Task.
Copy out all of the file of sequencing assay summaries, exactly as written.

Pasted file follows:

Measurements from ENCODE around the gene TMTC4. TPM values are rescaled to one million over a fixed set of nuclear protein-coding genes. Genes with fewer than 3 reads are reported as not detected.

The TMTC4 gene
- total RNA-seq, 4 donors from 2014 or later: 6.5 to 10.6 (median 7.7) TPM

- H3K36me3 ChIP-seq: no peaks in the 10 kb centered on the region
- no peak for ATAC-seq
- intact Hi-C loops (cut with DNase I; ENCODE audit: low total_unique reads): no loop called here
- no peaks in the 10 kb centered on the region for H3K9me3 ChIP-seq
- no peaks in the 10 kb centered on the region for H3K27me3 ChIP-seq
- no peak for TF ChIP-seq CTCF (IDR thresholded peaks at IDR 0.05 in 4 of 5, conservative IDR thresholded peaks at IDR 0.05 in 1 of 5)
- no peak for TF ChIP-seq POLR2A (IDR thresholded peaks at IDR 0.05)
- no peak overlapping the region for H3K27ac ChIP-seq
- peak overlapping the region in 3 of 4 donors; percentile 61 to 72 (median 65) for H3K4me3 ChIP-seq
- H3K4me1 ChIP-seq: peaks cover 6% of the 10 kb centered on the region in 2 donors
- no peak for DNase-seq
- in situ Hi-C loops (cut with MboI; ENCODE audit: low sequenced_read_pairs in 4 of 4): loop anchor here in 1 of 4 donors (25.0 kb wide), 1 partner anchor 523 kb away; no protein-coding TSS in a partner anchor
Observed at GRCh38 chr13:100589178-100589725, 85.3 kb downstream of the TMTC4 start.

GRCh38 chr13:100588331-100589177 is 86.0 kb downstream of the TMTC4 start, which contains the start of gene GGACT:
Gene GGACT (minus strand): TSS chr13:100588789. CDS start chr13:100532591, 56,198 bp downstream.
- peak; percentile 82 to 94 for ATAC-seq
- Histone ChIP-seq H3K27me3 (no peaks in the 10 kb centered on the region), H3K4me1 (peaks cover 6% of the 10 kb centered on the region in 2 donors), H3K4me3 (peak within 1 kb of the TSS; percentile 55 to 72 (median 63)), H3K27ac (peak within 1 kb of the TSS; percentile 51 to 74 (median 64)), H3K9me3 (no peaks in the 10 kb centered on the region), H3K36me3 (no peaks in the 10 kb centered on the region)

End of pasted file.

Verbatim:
Measurements from ENCODE around the gene TMTC4. TPM values are rescaled to one million over a fixed set of nuclear protein-coding genes. Genes with fewer than 3 reads are reported as not detected.

The TMTC4 gene
- total RNA-seq, 4 donors from 2014 or later: 6.5 to 10.6 (median 7.7) TPM

- H3K36me3 ChIP-seq: no peaks in the 10 kb centered on the region
- no peak for ATAC-seq
- intact Hi-C loops (cut with DNase I; ENCODE audit: low total_unique reads): no loop called here
- no peaks in the 10 kb centered on the region for H3K9me3 ChIP-seq
- no peaks in the 10 kb centered on the region for H3K27me3 ChIP-seq
- no peak for TF ChIP-seq CTCF (IDR thresholded peaks at IDR 0.05 in 4 of 5, conservative IDR thresholded peaks at IDR 0.05 in 1 of 5)
- no peak for TF ChIP-seq POLR2A (IDR thresholded peaks at IDR 0.05)
- no peak overlapping the region for H3K27ac ChIP-seq
- peak overlapping the region in 3 of 4 donors; percentile 61 to 72 (median 65) for H3K4me3 ChIP-seq
- H3K4me1 ChIP-seq: peaks cover 6% of the 10 kb centered on the region in 2 donors
- no peak for DNase-seq
- in situ Hi-C loops (cut with MboI; ENCODE audit: low sequenced_read_pairs in 4 of 4): loop anchor here in 1 of 4 donors (25.0 kb wide), 1 partner anchor 523 kb away; no protein-coding TSS in a partner anchor
Observed at GRCh38 chr13:100589178-100589725, 85.3 kb downstream of the TMTC4 start.

GRCh38 chr13:100588331-100589177 is 86.0 kb downstream of the TMTC4 start, which contains the start of gene GGACT:
Gene GGACT (minus strand): TSS chr13:100588789. CDS start chr13:100532591, 56,198 bp downstream.
- peak; percentile 82 to 94 for ATAC-seq
- Histone ChIP-seq H3K27me3 (no peaks in the 10 kb centered on the region), H3K4me1 (peaks cover 6% of the 10 kb centered on the region in 2 donors), H3K4me3 (peak within 1 kb of the TSS; percentile 55 to 72 (median 63)), H3K27ac (peak within 1 kb of the TSS; percentile 51 to 74 (median 64)), H3K9me3 (no peaks in the 10 kb centered on the region), H3K36me3 (no peaks in the 10 kb centered on the region)